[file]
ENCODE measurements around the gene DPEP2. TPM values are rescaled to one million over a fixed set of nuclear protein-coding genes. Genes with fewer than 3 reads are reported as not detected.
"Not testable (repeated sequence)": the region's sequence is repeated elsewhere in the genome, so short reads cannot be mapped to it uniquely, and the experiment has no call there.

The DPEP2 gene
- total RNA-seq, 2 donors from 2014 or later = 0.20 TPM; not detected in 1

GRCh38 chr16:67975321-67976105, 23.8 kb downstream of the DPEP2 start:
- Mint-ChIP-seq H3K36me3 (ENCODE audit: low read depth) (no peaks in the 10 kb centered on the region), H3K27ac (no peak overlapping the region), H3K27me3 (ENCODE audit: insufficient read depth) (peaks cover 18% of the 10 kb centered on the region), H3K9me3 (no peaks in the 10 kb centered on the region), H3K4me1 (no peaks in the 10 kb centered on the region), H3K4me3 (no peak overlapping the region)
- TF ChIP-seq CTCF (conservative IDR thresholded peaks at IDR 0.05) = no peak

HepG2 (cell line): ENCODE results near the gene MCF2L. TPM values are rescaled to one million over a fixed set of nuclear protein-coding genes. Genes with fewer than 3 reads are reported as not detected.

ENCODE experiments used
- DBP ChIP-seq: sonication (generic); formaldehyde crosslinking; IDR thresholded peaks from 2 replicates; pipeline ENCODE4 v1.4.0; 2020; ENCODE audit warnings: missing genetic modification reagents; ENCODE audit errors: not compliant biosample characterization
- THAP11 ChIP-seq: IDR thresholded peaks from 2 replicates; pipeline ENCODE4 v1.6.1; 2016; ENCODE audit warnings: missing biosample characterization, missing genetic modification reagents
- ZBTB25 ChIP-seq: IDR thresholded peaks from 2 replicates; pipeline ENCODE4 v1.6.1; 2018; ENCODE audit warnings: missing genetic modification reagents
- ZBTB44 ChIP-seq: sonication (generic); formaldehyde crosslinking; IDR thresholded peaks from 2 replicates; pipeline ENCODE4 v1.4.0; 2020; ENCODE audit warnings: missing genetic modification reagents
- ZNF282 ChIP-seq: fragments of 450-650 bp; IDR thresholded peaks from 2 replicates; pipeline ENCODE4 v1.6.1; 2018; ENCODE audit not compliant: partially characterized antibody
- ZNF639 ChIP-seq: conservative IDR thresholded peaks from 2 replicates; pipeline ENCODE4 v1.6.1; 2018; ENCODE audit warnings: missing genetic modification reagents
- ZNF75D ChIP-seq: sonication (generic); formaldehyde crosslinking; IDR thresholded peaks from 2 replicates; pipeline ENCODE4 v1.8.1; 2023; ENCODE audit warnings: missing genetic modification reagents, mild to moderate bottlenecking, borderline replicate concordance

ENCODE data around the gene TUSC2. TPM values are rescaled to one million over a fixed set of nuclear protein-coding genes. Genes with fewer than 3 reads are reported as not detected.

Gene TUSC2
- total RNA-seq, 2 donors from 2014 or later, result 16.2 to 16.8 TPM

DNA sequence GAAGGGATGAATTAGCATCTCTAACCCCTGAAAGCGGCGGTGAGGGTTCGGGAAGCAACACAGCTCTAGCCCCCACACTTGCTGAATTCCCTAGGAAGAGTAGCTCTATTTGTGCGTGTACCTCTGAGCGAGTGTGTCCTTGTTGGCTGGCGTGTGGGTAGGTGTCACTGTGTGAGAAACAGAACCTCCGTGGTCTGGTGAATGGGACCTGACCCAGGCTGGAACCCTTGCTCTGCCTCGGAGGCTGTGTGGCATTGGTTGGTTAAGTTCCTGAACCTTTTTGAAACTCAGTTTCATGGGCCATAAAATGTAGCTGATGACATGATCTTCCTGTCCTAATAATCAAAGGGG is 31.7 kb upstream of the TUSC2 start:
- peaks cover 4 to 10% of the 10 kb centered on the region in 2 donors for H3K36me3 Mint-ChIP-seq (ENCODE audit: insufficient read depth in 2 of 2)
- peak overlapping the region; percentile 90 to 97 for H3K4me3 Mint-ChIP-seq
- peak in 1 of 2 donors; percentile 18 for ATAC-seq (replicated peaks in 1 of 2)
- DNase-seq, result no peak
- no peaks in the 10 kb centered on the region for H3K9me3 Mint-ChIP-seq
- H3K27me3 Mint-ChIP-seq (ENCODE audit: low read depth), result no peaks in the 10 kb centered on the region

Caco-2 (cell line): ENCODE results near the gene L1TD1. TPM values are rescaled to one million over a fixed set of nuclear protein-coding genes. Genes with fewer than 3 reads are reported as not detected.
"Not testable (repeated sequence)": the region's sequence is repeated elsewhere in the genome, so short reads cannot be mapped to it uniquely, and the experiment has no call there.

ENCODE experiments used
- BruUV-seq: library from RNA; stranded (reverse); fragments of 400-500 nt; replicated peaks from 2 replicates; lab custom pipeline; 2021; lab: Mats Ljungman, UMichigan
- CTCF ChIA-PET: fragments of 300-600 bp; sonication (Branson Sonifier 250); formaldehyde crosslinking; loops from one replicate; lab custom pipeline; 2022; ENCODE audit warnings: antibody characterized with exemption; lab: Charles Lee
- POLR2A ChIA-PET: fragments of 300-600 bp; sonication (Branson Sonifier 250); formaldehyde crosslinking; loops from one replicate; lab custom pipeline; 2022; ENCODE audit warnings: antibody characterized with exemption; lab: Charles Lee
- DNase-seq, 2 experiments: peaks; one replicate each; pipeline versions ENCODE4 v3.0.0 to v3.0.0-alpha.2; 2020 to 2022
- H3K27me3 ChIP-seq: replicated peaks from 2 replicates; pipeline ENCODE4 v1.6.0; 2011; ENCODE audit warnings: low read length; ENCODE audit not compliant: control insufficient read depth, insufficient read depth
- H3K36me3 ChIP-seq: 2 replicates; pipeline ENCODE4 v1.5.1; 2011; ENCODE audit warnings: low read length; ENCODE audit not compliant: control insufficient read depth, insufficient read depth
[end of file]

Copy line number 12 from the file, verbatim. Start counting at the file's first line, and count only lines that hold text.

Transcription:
- ZBTB25 ChIP-seq: IDR thresholded peaks from 2 replicates; pipeline ENCODE4 v1.6.1; 2018; ENCODE audit warnings: missing genetic modification reagents